October 6, 2008
Don’t Shelve the Sunblock – Sunburn Risk Can Be Even Greater in Winter
RENO, Nev., Oct. 6 /PRNewswire/ -- If you think now is the time to sideline your sunblock, think again. Head to the mountains this fall or winter and you could get burned twice as fast as you do at the beach. According to the American Academy of Dermatology (AAD), UVA rays from the sun increase exponentially with altitude and can be significantly more damaging in the mountains than at sea level.
Located in the heart of Lake Tahoe's Sierra ski country and founded by a female dermatology insider, Sierra Summits specifically formulated its High Altitude Adventure Sunblock (SPF 40) to meet the demands of high-altitude activities and exposure. The lightweight product offers high performance and dependable sun protection for even the most stringent winter or altitude conditions. The company is now distributing this product nationwide via its Web site, http://www.sierrasummits.com/, and to select retailers in California, Arizona, Colorado, Nevada, Virginia, Texas, New York, North Carolina, Idaho, Utah, Washington, Wisconsin, Virginia and Vermont."During the winter, even cautious outdoor enthusiasts may unknowingly put their skin at risk by leaving it unprotected or under-protected," said Sierra Summits' founder and CEO Jennifer Rice, PA. "Cool weather may lull people into thinking they don't need sunscreen when, in fact, UV rays are intensified by snow and high altitudes."
Snow reflects 80 percent of UV rays and UV intensity increases by 10 percent for every 1,000-foot increase in elevation. In the mountains or snow, skin can burn more severely in less time. The AAD recommends applying sunscreen whenever you intend to be in the sun for more than 20 minutes, no matter what time of year it is. Yet a recent study by the Environmental Working Group found that many sunscreen products on the market simply do not offer the level of sunscreen protection recommended to effectively guard against sun damage, including skin cancer.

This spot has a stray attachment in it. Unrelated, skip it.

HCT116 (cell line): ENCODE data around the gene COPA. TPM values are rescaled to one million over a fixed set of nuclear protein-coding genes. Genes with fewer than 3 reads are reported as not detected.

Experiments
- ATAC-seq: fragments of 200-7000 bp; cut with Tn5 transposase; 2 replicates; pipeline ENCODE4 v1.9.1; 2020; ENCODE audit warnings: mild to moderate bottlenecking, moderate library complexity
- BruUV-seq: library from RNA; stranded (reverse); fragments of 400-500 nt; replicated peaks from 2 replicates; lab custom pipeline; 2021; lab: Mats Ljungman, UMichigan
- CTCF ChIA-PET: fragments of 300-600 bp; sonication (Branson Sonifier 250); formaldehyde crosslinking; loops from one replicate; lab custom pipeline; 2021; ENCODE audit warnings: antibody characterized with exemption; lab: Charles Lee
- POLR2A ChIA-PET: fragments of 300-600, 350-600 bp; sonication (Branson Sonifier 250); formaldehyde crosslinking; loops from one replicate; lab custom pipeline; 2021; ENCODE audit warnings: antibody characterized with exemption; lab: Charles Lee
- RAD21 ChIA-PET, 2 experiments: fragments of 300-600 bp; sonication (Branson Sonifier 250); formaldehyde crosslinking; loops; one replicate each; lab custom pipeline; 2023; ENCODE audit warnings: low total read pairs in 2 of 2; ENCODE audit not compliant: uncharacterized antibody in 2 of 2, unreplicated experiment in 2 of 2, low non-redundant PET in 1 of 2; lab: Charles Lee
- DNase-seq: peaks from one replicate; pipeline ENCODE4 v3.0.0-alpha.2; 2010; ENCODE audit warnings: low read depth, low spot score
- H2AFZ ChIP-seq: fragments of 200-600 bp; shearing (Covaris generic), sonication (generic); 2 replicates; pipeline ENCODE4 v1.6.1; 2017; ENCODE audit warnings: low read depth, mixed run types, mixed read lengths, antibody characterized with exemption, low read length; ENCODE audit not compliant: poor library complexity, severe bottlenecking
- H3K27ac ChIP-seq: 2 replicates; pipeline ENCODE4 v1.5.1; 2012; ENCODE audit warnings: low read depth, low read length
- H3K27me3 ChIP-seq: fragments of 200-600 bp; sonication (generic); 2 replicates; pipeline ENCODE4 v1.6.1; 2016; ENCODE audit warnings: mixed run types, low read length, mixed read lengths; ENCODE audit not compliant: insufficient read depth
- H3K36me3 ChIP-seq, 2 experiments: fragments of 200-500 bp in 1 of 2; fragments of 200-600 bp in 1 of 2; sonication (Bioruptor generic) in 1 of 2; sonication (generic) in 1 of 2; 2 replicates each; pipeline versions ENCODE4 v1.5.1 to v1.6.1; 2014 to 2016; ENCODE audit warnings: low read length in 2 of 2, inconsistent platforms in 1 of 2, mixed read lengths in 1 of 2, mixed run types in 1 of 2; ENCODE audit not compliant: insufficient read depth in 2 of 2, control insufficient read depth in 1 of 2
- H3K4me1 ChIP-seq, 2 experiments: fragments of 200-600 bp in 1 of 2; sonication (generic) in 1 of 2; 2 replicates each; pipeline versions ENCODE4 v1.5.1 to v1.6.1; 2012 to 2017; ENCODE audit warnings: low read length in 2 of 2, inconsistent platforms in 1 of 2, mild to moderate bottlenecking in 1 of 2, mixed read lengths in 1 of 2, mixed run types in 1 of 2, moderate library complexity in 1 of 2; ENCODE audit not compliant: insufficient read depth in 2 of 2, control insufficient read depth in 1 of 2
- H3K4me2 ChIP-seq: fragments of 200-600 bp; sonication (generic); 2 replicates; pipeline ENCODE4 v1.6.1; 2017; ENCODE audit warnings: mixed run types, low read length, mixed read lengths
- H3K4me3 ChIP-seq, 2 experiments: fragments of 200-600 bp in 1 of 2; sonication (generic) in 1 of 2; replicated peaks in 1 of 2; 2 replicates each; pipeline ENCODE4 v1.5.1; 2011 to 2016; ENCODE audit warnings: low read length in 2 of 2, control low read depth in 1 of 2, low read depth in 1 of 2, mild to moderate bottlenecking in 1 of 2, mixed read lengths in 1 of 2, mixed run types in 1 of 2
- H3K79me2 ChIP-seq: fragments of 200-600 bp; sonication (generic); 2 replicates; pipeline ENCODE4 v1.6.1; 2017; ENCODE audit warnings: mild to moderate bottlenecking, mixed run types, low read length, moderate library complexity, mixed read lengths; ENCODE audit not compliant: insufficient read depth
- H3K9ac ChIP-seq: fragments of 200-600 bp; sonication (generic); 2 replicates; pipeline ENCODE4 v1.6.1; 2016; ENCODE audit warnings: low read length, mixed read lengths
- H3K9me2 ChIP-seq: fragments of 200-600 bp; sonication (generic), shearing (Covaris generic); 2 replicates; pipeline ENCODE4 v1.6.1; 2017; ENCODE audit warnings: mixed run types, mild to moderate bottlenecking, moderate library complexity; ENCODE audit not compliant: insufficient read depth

Rice, who worked directly with patients for years in the dermatology community, created Sierra Summits High Altitude Adventure Sunblock after hearing patients complain that there was no affordable product on the market that protected skin under intense, high-altitude conditions. She designed the Sierra Summits formulation to offer multiple-hour, broad spectrum, high-altitude and photostable protection against UVB and UVA rays even on the highest peaks, while offering supreme comfort through its lightweight, hypoallergenic formula. Sierra Summits' formulation has been verified by independent laboratory test results and ranks as providing "high protection" under a stringent new FDA-proposed labeling program.
"People who live and play in the Sierras are serious about sun protection," says Rice. "I am committed to helping everyone from endurance athletes to vacationers make high performance skincare an affordable priority."
Sierra Summits Sunblock ($7.95 for 1.5 oz tube, $25 for 8 oz) is available online at http://www.sierrasummits.com/ and in select retail outlets throughout the country, including: Raley's Fine Foods and Orvis.
About Sierra Summits
Sierra Summits is a small, independent, woman-owned skincare company based in the Lake Tahoe area in the Sierra Mountains. Sierra Summits specialty products include High Altitude Adventure Sunblock, 4Paws (soothing and healing balm for dogs' paws), Adios (natural bug repellent), TrailHealer (natural healing balm for scrapes, contusions and abrasions) and therapeutic lip ointment. The company produces eco- and budget-friendly bulk packaging for easy refill options all year long. Sierra Summits products are available online at http://www.sierrasummits.com/ and at select retail stores throughout the country.
"Only Rookies Get Burned: Keeping your Skin Safe in the Winter"
-- Don't go naked! Wear broad spectrum sunscreen (filters both UVA and UVB rays) year-round if you plan to be outside for 20 minutes or more.
-- Know your burn: Don't assume it's windburn -- many people mistake sunburn for windburn due to similar symptoms, especially in cold winter conditions.
-- Save the mask for Mardi Gras: Take adequate time to make sure your face is evenly protected throughout the day.
-- Aim high: When in higher altitudes (or around snow or water), choose an SPF of 30 or above.
-- Protect your peepers: Don't forget to protect your eyes; they can get burned too! Wear sunglasses or goggles with UV protection in the snow -- you'll look cool and your eyes will thank you.
-- Avoid pink. By the time you notice a sunburn, it's already too late. Apply sunscreen to all exposed skin early and often.
-- Sport a hat. Your scalp is especially susceptible to burn in higher altitudes.
-- Suit up. If you are in a profession that demands routine sun exposure, such as a pilot, flight attendant, resort employee, helicopter surveillance, etc. don't discount the damage your job may invite. Consider sunblock part of your daily uniform.
CONTACT: Karmina Zafiro of Fineman PR, +1-415-392-1000,[email protected], for Sierra Summits
Web site: http://www.sierrasummits.com/